If there’s one thing this season of Game of Thrones has reminded us of, it’s the magic of fiction, wherein death is a small, easily surmountable hurdle for imaginative screenwriters. Jon Snow was stabbed repeatedly and died a bloody death, but he came back, good as new. In fact, he seems barely troubled by having been temporarily dead. This week marked the return of The Hound, formerly missing, presumed very much dead after a lengthy battle with Brienne of Tarth. The episode concluded with Arya Stark being stabbed in the gut by The Waif, jumping into a river, and staggering about the streets with surprising energy given the circumstance. Similarly, Hodor’s body was never seen, giving the writers a suitable ticket to resurrection should they choose to use it.
The Hound, as we find him several seasons on, has joined the rural pacifist community of Brother Ray (Deadwood’s Ian McShane), working the land as a wood chopper. Unfortunately, this perfectly idyllic setting is disrupted when the Brotherhood Without Banners, failing an extortion attempt, come back and murder all the villagers. The Hound, having been fortuitously away in the woods, returns to find amid the carnage the lifeless body of Brother Ray hung by the neck from a gallows. The finality of Brother Ray’s death is all too apparent, and this makes The Hound mad.
Another person who should rightly die, but whose life is prolonged by the small technicality of not actually having died yet, is The High Sparrow of King’s Landing. Granted, he now has King Tommen in his pocket, but up until now, it has always seemed egregious that an entire king’s guard could not eradicate one old man. Alas, the genius of The Sparrow’s rhetoric is that he makes his own murder seem like a convincingly bad idea to anyone who would propose it. This week, momentarily free from mortal threat, he turns his attention to baby making. Having gifted the Queen his personal Barry White mix tape, he instructs Margaery on her duty to give the King an heir. To lighten the mood, he also insinuates that Olenna’s life is dependent on Margaery’s converting her to the faith.
Meanwhile, having departed King’s Landing for Riverrun, everyone’s favourite incestual, filicidal, one-handed heartthrob Jaime Lannister attempts to parley with The Blackfish for the return of Walder Frey’s holiday home. Lothar Frey and Walder Rivers, with Edmure Tully as their captive leverage, try their best to bait him into surrender, but he refuses, instead calling their bluff.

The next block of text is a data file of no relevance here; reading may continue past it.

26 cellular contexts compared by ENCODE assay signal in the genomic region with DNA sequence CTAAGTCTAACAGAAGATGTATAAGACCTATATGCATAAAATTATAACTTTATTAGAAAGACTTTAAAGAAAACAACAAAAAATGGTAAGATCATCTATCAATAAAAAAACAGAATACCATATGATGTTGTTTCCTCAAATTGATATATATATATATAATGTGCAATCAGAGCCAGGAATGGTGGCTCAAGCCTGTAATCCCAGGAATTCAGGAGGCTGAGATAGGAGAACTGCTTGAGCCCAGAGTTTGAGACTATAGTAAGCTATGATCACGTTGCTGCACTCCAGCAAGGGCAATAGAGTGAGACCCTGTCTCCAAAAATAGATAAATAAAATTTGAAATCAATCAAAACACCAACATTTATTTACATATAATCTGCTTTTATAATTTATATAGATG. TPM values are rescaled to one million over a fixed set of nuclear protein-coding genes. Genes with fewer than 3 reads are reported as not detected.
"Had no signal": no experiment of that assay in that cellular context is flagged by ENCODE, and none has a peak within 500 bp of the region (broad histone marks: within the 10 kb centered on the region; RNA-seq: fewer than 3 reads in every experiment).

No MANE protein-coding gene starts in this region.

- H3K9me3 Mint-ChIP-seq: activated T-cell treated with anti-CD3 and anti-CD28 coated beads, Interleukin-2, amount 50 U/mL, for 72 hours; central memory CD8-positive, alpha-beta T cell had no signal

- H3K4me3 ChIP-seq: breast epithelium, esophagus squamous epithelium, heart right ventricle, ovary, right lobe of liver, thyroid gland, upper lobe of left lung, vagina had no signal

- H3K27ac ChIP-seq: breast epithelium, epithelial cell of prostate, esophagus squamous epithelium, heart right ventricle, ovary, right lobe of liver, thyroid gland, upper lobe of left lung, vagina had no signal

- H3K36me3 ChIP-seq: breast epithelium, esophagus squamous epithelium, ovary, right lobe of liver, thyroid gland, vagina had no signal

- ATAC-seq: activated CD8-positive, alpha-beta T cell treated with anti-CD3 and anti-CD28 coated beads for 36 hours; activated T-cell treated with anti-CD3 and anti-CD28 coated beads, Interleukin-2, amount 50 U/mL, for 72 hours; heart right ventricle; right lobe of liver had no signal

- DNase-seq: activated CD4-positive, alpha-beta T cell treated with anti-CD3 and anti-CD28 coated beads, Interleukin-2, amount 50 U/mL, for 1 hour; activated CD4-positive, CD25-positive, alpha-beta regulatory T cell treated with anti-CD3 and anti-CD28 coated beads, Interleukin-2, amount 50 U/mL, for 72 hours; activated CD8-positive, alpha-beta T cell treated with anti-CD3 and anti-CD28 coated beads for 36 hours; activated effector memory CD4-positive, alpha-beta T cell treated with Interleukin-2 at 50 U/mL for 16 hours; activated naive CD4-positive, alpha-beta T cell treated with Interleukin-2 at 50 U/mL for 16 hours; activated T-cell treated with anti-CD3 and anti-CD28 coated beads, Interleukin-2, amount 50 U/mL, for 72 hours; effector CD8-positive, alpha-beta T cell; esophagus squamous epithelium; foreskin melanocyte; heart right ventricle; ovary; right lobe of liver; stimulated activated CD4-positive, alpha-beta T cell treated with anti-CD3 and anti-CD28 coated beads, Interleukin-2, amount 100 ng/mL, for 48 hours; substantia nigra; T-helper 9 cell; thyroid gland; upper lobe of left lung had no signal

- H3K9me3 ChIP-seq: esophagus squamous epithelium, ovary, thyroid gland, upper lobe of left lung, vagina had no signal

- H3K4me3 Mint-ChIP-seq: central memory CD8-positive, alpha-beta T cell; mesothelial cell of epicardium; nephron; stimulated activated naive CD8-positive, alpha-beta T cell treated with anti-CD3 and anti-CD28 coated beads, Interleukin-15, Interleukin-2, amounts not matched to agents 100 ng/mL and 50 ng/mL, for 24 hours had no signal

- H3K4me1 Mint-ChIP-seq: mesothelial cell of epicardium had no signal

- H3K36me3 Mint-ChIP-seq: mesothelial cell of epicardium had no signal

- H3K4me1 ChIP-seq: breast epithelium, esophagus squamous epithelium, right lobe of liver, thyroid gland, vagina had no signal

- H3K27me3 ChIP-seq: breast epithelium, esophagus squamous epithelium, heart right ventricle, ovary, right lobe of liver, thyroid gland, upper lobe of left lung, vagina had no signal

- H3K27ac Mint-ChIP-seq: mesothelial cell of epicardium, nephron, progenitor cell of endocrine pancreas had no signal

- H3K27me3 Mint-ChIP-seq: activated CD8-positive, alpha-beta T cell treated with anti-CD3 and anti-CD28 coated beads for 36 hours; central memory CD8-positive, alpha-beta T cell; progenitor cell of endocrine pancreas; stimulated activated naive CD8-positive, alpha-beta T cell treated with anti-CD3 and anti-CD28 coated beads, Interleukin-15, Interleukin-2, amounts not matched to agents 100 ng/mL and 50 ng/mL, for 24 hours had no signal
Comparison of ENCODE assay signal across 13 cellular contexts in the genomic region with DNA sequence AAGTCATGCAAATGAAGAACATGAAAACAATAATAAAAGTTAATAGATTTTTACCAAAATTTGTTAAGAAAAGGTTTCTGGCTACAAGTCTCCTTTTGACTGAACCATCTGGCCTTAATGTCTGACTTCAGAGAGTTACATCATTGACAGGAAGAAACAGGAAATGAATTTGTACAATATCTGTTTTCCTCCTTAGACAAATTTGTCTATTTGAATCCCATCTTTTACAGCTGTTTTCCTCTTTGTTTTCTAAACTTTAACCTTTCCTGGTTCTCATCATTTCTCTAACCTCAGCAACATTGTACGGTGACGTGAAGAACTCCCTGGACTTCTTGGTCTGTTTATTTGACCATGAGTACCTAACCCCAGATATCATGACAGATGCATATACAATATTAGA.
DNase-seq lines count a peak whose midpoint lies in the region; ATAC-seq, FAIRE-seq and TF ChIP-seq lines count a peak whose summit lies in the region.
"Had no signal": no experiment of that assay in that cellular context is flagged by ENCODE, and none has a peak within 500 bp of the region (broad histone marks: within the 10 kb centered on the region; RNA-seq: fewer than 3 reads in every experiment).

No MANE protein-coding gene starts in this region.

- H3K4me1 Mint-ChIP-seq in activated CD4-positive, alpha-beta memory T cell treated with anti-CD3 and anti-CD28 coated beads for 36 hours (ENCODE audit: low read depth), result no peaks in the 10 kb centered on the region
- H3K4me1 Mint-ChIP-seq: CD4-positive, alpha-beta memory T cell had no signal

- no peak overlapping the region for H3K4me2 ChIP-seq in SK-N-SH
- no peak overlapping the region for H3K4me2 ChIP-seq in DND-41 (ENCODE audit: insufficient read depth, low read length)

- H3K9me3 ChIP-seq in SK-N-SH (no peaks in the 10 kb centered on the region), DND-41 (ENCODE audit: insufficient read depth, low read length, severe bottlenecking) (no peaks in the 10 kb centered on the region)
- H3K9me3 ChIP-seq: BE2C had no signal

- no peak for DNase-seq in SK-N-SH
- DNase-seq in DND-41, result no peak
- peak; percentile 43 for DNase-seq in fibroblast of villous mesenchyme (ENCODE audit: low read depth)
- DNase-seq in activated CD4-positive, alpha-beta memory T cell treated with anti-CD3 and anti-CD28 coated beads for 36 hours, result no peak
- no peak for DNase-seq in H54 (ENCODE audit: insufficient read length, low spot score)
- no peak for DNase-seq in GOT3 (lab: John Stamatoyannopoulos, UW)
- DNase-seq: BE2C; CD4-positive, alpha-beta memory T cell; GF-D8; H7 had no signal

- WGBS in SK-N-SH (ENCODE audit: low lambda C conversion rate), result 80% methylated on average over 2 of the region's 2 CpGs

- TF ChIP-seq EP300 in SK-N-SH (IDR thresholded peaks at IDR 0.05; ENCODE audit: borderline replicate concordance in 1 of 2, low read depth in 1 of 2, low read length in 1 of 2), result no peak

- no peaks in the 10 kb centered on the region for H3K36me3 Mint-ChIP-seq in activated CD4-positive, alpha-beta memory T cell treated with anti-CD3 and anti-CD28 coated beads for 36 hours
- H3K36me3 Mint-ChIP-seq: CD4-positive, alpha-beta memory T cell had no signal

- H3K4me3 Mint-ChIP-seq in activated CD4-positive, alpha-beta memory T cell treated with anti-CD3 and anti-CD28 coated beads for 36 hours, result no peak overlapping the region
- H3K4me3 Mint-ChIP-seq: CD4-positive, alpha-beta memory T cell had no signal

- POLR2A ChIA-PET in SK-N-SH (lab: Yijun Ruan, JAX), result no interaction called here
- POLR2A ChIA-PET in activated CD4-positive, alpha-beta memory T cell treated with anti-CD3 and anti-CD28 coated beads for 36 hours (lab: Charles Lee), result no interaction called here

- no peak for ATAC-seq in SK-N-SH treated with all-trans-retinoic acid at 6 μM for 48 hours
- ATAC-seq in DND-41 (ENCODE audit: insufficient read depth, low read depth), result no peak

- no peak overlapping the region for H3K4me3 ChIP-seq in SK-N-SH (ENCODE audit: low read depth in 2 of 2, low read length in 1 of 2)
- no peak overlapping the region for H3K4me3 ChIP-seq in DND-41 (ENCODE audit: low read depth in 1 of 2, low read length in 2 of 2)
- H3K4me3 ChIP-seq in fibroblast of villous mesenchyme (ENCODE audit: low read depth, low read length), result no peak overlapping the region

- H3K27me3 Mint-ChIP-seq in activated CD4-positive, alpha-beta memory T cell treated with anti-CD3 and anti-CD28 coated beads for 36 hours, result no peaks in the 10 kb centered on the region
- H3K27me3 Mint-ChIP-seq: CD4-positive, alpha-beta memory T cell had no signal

Elsewhere, in the north, Jon Snow, Sansa, and Davos continue seeking support for their would-be siege on Winterfell. After Lord Percy from ‘Blackadder,’ aka Lord Glover, turns them down, they successfully secure the support of House Mormont, whose ten-year-old monarch promises them the aid of sixty men. Despite their lack of a cunning plan, Jon is adamant that they attack Winterfell as soon as possible before the Ramsay and Michael Boltons increase their defences.
With only two episodes left before the 69-minute finale in week ten, it is fair to say that season six is passing by far too quickly. Unlike, say, The Walking Dead, which flounders around for fifteen or sixteen episodes while barely justifying the length of its seasons, Game of Thrones could really use an extra couple of episodes without sacrificing quality. The number of characters and plots alone mean that it is rarely in danger of stretching its stories thin. Alas, future seasons are rumoured to be decreasing in episodes.
The most memorable aspect of ‘The Broken Man’ was probably the return of Sandor Clegane, aka The Hound, whose duality of pathos and brutishness always made him a memorable character. Ian McShane’s Brother Ray was disappointing in as much as his appearance was brief. While he made a good, momentary sounding board for Sandor’s moral quandaries, it seems rather a waste to incorporate such a compelling actor into the cast and kill him off before the opportunity to do anything substantial with the character.
Meanwhile, Arya’s stabbing at the hands of The Waif, disguised as an old woman, was as predictable as the fact that she won’t die from the injury next week.
Like last week’s episode, ‘The Broken Man’ acts primarily as a set-up for impending events, i.e. the battle between Ramsay and Jon Snow, rather than any kind of denouement, but it was nevertheless a lively affair with more than a hint of welcome humour, and the subplots meshed together agreeably. Low key but exciting nevertheless, ‘The Broken Man’ merely hints at the big moments to come.
THE REEL SCORE: 7/10